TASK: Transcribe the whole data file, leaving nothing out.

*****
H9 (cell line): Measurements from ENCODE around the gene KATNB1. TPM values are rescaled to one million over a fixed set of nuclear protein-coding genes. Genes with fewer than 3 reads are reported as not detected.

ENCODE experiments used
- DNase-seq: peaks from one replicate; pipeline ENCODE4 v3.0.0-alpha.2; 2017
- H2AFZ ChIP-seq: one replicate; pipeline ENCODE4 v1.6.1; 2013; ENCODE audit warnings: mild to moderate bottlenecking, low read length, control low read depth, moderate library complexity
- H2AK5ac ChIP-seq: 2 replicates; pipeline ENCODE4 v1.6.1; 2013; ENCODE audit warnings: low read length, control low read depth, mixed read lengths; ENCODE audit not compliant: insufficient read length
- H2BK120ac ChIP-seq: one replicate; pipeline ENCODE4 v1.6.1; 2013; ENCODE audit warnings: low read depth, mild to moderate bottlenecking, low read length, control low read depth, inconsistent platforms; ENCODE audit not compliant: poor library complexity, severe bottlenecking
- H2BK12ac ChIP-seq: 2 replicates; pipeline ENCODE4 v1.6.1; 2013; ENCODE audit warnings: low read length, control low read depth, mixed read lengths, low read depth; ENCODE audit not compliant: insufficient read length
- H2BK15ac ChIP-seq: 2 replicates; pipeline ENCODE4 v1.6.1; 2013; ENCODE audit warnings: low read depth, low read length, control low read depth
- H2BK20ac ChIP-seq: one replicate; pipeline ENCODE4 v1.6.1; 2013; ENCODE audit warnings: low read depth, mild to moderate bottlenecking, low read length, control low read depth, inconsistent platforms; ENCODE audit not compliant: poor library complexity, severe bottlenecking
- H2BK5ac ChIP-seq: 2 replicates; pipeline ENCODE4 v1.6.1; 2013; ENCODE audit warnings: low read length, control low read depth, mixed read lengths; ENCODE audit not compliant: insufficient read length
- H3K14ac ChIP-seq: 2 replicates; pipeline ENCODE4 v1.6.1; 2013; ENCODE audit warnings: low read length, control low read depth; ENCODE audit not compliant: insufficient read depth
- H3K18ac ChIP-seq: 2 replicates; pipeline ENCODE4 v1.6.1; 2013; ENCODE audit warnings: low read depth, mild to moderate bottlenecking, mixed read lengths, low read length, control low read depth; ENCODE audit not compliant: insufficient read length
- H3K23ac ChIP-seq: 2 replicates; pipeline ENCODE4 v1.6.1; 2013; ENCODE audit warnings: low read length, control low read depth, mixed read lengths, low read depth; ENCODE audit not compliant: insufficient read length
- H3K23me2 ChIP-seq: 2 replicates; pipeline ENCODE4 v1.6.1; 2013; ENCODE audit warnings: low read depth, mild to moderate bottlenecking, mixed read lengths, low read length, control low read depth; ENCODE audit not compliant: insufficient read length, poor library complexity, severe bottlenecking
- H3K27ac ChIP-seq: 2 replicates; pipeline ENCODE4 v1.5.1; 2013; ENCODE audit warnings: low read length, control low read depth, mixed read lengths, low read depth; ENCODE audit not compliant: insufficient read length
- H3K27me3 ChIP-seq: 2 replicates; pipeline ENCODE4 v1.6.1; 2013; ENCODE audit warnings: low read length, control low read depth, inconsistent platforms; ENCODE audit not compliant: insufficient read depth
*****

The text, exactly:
H9 (cell line): Measurements from ENCODE around the gene KATNB1. TPM values are rescaled to one million over a fixed set of nuclear protein-coding genes. Genes with fewer than 3 reads are reported as not detected.

ENCODE experiments used
- DNase-seq: peaks from one replicate; pipeline ENCODE4 v3.0.0-alpha.2; 2017
- H2AFZ ChIP-seq: one replicate; pipeline ENCODE4 v1.6.1; 2013; ENCODE audit warnings: mild to moderate bottlenecking, low read length, control low read depth, moderate library complexity
- H2AK5ac ChIP-seq: 2 replicates; pipeline ENCODE4 v1.6.1; 2013; ENCODE audit warnings: low read length, control low read depth, mixed read lengths; ENCODE audit not compliant: insufficient read length
- H2BK120ac ChIP-seq: one replicate; pipeline ENCODE4 v1.6.1; 2013; ENCODE audit warnings: low read depth, mild to moderate bottlenecking, low read length, control low read depth, inconsistent platforms; ENCODE audit not compliant: poor library complexity, severe bottlenecking
- H2BK12ac ChIP-seq: 2 replicates; pipeline ENCODE4 v1.6.1; 2013; ENCODE audit warnings: low read length, control low read depth, mixed read lengths, low read depth; ENCODE audit not compliant: insufficient read length
- H2BK15ac ChIP-seq: 2 replicates; pipeline ENCODE4 v1.6.1; 2013; ENCODE audit warnings: low read depth, low read length, control low read depth
- H2BK20ac ChIP-seq: one replicate; pipeline ENCODE4 v1.6.1; 2013; ENCODE audit warnings: low read depth, mild to moderate bottlenecking, low read length, control low read depth, inconsistent platforms; ENCODE audit not compliant: poor library complexity, severe bottlenecking
- H2BK5ac ChIP-seq: 2 replicates; pipeline ENCODE4 v1.6.1; 2013; ENCODE audit warnings: low read length, control low read depth, mixed read lengths; ENCODE audit not compliant: insufficient read length
- H3K14ac ChIP-seq: 2 replicates; pipeline ENCODE4 v1.6.1; 2013; ENCODE audit warnings: low read length, control low read depth; ENCODE audit not compliant: insufficient read depth
- H3K18ac ChIP-seq: 2 replicates; pipeline ENCODE4 v1.6.1; 2013; ENCODE audit warnings: low read depth, mild to moderate bottlenecking, mixed read lengths, low read length, control low read depth; ENCODE audit not compliant: insufficient read length
- H3K23ac ChIP-seq: 2 replicates; pipeline ENCODE4 v1.6.1; 2013; ENCODE audit warnings: low read length, control low read depth, mixed read lengths, low read depth; ENCODE audit not compliant: insufficient read length
- H3K23me2 ChIP-seq: 2 replicates; pipeline ENCODE4 v1.6.1; 2013; ENCODE audit warnings: low read depth, mild to moderate bottlenecking, mixed read lengths, low read length, control low read depth; ENCODE audit not compliant: insufficient read length, poor library complexity, severe bottlenecking
- H3K27ac ChIP-seq: 2 replicates; pipeline ENCODE4 v1.5.1; 2013; ENCODE audit warnings: low read length, control low read depth, mixed read lengths, low read depth; ENCODE audit not compliant: insufficient read length
- H3K27me3 ChIP-seq: 2 replicates; pipeline ENCODE4 v1.6.1; 2013; ENCODE audit warnings: low read length, control low read depth, inconsistent platforms; ENCODE audit not compliant: insufficient read depth